Wednesday, December 3, 2008

The Rarotongans (1-20)

West. Monte went west. I guess he had to find out what happened to Glendon, but I really wanted him to go home to Susannah and Redstart. I think he was showing his new braver, more adventurous self by starting out for parts unknown all by his lonesome. And I was thrilled that he found Glendon relatively easily.

Poor Glendon. I understand Blue’s position completely but I do feel sorry for the guy. I think he’s kind of soft hearted for an outlaw. Blue doesn’t have to forgive him, but stringing him along so that he can work her orchard for her? That’s a little cold-hearted.

I do like Claudio, of course, and I enjoyed the interaction between Monte and Claudio. In the end I thought it was totally fitting that Monte should move his family to the orchard and work there alongside Blue. It just seemed fitting. They had nothing waiting for them back in Minnesota and there is still a beautiful river to live beside in California.

Monte becoming a boat builder (is there a technical term for that, like ‘barketer’ or something?) seems fitting also. He always admired boats and owned one. He loved his time on the boat with Glendon and later helping him make them. Of course the side benefit being that not worrying about writing allowed a story to come to him…his own story or adventure.

If I have to admit it, Glendon willingly going away with Siringo is probably fitting too. He accomplished his purpose (apologizing to Blue) and no longer had to fear being locked up. He could pay for his crimes with a clear conscience. I guess that is all he really wanted. I have the feeling that Siringo dumped him at the nearest sheriff’s office and then drove out in to the dessert and dropped dead. I think he was only living long enough to see Glendon in custody. He’s walking up to those black gates by now, I’d bet.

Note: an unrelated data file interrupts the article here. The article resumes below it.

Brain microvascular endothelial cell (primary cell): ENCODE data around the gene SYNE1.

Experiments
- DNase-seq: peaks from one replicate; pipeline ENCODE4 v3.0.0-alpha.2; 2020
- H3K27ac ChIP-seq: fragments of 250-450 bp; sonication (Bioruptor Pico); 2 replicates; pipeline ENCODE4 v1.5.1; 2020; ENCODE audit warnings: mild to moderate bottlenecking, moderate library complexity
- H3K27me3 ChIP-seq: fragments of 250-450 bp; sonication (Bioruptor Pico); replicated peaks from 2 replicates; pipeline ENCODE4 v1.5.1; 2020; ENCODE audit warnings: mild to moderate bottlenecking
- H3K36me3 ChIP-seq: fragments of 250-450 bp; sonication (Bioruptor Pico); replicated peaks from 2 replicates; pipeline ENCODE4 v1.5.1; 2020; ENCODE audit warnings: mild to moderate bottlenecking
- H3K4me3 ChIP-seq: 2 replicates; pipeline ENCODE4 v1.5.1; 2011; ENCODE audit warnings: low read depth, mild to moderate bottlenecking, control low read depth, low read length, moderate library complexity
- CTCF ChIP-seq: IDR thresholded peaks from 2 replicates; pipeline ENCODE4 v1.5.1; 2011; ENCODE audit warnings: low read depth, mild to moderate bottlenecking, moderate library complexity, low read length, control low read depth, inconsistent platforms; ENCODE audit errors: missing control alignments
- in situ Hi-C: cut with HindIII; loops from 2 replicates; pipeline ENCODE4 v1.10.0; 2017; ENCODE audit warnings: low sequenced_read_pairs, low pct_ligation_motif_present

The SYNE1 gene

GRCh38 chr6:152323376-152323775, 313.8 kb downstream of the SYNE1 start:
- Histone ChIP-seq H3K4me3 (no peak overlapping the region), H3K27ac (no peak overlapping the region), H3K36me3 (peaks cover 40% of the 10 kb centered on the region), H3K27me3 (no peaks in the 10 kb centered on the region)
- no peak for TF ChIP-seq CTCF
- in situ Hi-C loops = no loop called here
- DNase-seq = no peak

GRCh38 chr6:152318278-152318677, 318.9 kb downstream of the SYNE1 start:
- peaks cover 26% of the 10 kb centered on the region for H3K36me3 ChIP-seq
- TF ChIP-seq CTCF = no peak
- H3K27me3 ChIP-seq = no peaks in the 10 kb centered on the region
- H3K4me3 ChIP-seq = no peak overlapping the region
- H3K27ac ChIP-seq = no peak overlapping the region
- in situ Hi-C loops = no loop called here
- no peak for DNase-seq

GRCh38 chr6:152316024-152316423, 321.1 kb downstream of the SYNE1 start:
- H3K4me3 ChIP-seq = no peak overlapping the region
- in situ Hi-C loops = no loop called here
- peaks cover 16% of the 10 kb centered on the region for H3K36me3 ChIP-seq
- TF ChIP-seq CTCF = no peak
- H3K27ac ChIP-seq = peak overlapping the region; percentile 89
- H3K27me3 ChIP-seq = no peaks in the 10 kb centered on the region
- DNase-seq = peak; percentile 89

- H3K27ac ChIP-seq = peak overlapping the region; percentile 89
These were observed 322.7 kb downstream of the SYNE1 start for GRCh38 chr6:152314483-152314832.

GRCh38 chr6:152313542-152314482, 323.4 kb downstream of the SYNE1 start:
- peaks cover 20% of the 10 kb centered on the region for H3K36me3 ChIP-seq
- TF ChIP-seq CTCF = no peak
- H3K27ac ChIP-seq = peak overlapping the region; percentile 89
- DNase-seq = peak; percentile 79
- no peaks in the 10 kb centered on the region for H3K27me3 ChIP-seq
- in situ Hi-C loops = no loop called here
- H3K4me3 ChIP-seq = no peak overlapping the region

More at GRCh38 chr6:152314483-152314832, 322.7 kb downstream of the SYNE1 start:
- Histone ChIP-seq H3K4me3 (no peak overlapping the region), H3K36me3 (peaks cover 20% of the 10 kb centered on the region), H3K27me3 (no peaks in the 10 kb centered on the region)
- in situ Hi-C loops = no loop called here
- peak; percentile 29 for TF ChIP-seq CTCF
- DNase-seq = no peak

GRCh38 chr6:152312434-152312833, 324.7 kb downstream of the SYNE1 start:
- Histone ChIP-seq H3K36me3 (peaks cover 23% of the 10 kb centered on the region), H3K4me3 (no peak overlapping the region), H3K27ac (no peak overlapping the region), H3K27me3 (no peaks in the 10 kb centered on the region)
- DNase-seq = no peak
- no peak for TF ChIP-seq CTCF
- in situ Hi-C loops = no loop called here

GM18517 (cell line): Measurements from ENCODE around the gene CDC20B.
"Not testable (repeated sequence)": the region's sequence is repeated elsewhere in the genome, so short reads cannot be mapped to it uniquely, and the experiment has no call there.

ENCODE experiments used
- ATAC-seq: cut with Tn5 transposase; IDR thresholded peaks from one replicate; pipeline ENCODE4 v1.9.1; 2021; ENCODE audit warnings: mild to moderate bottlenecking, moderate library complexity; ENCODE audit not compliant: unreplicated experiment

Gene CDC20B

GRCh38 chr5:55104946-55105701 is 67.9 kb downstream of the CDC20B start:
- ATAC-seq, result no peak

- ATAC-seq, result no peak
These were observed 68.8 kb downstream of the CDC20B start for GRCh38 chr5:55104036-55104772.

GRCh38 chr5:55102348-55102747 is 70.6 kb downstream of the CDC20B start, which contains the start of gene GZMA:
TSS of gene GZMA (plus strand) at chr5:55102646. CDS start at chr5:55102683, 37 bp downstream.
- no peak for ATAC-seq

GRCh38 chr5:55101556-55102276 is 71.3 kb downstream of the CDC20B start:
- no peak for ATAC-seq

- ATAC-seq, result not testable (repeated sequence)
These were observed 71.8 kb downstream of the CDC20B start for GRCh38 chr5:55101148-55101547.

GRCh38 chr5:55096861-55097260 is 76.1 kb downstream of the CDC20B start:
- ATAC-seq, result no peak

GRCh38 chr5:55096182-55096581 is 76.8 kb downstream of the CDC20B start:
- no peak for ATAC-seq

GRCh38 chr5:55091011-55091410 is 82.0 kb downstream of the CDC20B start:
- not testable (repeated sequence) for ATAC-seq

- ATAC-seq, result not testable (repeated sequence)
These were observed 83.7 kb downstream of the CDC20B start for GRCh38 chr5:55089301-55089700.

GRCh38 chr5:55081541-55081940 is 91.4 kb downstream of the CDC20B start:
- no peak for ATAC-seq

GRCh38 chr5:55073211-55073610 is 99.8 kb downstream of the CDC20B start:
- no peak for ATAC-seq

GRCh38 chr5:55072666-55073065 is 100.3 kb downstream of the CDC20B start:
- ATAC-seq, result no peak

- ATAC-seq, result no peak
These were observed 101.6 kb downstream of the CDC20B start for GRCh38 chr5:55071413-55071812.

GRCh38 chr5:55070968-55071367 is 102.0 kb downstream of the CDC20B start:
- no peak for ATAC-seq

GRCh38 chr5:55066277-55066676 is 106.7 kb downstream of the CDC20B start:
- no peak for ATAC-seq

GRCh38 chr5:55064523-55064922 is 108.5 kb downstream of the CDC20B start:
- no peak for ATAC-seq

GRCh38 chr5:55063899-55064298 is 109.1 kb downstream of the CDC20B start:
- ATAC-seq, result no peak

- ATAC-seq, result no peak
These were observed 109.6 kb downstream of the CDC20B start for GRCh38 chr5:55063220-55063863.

So why is the book entitled “So Brave, Young and Handsome”? Is it all in reference to Hood Roberts? He seems to be too minor a character to warrant a title. Although when you look at the book as written by Monte about his adventure you have to remember that Hood meant a lot to Monte and weighed heavily on his mind. Maybe Monte sees the whole trip as he and Glendon both reaching their destinations but Hood, the brave, young and handsome one, coming to a tragic end. I don’t know.

Maybe he is referring to the deeds of the brave, young and handsome. Glendon, Siringo, Hood, and even Ern all had crazy and exciting lives (when they were brave, young and handsome) that ultimately led to sorrow. Maybe this is the chronicle of what happens to the brave, young and handsome ones later on. Monte of course was young once but I don’t think he was either brave or handsome…at least not until he reached California and started building boats. Then he had developed a spine and some character. Maybe he should be glad it came to him later in life when he was capable of making good decisions…unlike the others in the story. What do you think?

Overall, I loved the book; maybe not as much as “Peace Like a River” but it was close. I’d gladly read anything else Enger writes. Now I’m moving on to something else from my list and I’m starting a real life, in person book club too. I hope to see some of you there.

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